Witnesses to a World Crisis: Historians and Histories of the Middle East in the Seventh Century

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Oxford University Press, Jun 10, 2010 - History - 573 pages
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James Howard-Johnston provides a sweeping and highly readable account of probably the most dramatic single episode in world history - the emergence of a new religion (Islam), the destruction of two established great powers (Roman and Iranian), and the creation of a new world empire by the Arabs, all in the space of not much more than a generation (610-52 AD). Warfare looms large, especially where operations can be followed in some detail, as in Iraq 636-40, in Egypt 641-2 and in the long-drawn out battle for the Mediterranean (649-98). As the first history of the formative phase of Islam to be grounded in the important non-Islamic as well as Islamic sources Witnesses to a World Crisis is essential reading for anyone wanting to understand Islam as a religion and political force, the modern Middle East, and the jihadist impulse, which is as evident today as it was in the seventh century.
 

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Contents

Introduction
1
1 George of Pisidia
16
2 Two Universal Chronicles
36
The History of Khosrov
70
The History to the Year 682 and the Khuzistan Chronicle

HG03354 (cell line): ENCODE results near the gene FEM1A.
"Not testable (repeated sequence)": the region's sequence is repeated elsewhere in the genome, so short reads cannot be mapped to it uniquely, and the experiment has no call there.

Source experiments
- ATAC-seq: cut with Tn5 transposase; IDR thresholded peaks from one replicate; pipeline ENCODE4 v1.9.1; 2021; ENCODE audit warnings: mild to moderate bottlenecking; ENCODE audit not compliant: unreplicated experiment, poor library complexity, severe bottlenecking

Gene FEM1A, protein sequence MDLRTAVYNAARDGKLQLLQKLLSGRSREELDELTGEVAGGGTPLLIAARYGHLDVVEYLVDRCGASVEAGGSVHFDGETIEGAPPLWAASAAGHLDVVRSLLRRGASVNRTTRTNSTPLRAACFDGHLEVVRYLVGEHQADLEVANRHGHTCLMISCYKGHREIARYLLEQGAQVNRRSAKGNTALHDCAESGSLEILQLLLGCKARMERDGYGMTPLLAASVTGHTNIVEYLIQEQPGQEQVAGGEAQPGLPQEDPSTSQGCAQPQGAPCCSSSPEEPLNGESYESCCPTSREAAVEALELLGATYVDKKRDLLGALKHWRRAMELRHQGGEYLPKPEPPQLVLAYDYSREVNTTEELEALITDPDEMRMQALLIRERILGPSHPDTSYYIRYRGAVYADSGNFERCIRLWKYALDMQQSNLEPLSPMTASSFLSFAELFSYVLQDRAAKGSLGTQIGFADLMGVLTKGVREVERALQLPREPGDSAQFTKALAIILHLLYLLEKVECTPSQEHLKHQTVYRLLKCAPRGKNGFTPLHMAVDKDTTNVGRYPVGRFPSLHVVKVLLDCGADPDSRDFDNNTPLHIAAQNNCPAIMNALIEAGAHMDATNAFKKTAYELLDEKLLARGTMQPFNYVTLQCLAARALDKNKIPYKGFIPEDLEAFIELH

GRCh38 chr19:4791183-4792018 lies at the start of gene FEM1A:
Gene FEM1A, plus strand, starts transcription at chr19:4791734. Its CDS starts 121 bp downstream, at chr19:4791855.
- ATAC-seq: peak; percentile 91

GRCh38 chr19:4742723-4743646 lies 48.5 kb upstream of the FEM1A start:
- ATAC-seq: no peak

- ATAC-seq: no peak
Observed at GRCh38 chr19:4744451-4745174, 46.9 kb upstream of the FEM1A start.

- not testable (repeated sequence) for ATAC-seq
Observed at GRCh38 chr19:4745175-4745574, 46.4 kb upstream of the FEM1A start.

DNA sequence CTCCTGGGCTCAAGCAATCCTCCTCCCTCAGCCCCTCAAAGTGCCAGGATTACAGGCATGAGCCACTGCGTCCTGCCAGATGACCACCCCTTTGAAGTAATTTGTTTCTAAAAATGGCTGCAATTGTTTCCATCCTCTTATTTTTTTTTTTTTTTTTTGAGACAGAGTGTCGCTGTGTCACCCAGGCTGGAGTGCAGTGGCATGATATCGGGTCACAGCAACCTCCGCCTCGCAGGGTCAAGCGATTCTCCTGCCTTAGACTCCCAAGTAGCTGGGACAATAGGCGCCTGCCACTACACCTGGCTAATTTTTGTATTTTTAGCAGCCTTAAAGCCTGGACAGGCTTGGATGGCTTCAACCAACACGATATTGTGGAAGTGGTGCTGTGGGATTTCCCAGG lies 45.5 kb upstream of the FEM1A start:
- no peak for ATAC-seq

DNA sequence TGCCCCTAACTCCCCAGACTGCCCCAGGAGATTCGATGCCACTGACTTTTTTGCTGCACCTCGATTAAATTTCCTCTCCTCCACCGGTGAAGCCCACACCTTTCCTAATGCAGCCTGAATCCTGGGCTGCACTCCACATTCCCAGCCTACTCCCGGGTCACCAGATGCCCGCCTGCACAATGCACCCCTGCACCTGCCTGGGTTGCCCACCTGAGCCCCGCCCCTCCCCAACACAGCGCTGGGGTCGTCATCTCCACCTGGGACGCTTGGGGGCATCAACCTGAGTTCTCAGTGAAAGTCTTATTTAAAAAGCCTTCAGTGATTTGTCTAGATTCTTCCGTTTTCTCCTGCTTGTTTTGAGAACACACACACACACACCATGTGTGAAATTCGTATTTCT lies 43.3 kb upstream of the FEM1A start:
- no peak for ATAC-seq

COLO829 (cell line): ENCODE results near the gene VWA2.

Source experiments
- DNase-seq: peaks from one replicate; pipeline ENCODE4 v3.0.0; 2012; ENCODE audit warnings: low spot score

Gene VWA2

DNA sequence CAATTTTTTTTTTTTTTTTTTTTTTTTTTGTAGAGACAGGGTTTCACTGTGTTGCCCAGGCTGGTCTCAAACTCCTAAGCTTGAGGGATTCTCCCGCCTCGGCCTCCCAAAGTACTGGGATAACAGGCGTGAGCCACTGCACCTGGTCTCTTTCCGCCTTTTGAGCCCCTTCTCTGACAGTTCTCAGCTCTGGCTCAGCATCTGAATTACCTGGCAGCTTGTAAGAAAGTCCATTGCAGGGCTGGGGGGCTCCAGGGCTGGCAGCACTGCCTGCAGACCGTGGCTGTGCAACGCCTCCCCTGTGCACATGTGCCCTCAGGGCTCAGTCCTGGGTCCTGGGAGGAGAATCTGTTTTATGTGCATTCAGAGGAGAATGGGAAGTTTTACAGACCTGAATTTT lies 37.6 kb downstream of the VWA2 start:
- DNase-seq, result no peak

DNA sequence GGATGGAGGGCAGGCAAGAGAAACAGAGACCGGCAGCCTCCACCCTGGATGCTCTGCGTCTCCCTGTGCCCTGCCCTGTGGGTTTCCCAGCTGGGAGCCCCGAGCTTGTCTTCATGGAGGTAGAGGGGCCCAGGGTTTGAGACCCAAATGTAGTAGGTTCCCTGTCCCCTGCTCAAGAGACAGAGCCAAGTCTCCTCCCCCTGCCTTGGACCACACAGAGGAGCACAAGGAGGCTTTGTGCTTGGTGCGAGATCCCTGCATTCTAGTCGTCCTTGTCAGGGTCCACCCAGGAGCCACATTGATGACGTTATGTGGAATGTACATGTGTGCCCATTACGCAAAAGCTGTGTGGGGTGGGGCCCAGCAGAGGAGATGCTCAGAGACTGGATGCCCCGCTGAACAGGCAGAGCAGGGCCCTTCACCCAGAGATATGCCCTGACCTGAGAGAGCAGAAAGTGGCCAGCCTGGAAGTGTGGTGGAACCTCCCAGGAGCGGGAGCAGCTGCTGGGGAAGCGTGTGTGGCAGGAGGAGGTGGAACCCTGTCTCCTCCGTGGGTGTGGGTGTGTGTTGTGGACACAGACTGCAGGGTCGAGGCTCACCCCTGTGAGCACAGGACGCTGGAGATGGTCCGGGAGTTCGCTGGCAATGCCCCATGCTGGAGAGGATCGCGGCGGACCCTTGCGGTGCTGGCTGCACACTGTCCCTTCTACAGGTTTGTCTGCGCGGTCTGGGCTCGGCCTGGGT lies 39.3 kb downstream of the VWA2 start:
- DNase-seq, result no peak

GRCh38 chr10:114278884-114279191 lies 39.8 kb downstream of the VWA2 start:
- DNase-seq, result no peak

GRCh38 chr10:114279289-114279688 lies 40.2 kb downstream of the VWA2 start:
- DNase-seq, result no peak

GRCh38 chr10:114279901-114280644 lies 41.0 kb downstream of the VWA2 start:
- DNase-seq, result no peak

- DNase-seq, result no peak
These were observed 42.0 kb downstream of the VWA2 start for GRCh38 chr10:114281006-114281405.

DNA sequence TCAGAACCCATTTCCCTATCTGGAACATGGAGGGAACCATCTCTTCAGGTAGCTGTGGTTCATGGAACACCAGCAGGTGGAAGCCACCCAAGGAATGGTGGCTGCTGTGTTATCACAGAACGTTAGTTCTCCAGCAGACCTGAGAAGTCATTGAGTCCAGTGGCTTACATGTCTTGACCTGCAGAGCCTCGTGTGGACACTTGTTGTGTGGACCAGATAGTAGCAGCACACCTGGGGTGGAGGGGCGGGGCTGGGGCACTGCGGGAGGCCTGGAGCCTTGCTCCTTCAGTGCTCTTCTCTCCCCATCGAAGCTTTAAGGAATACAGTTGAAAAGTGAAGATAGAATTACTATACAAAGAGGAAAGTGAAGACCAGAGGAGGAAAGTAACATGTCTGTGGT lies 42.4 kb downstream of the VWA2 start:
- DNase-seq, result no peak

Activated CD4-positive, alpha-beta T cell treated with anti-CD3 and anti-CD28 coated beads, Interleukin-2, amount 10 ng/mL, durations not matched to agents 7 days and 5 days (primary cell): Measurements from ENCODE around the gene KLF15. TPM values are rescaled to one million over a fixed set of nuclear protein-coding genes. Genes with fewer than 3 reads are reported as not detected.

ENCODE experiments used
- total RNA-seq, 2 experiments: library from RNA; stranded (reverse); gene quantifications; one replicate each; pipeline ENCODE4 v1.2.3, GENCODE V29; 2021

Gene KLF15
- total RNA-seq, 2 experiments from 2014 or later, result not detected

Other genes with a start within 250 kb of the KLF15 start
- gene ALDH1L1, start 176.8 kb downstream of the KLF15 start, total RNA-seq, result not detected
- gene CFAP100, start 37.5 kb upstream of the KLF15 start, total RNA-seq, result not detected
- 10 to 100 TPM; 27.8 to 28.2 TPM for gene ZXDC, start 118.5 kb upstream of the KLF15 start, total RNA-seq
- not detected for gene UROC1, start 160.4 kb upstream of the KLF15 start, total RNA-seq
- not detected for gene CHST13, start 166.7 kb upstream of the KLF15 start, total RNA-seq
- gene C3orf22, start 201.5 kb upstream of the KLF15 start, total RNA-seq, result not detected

103
5 Supplementary Roman Sources of the Seventh Century I
138
6 Supplementary Roman Sources of the Seventh Century II
163
The West Syrian Tradition
192
11 Early Islamic Historical Writing
354
12 The Life of the Prophet
395
13 Historians of the Middle East in the Seventh Century
419
The Great Powers Arabia and the Prophet
436
Arab Conquests
461
A New World Order
488
Conclusion
517
Bibliography
531

Nicephorus
237
Theophanes
268
10 Later Historians at Work in Egypt Iraq and Iran
313

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About the author (2010)


James Howard-Johnston is a Fellow of Corpus Christi College, Oxford, and was University Lecturer in Byzantine Studies from 1971 to 2009. He has travelled extensively in the Middle East and East Mediterranean, and escaped for a while from the confines of academic life by serving on Oxford City Council (1971-6) and Oxfordshire County Council (1973-7, 1981-7). He is married to the novelist Angela Huth and has a step-daughter and daughter.

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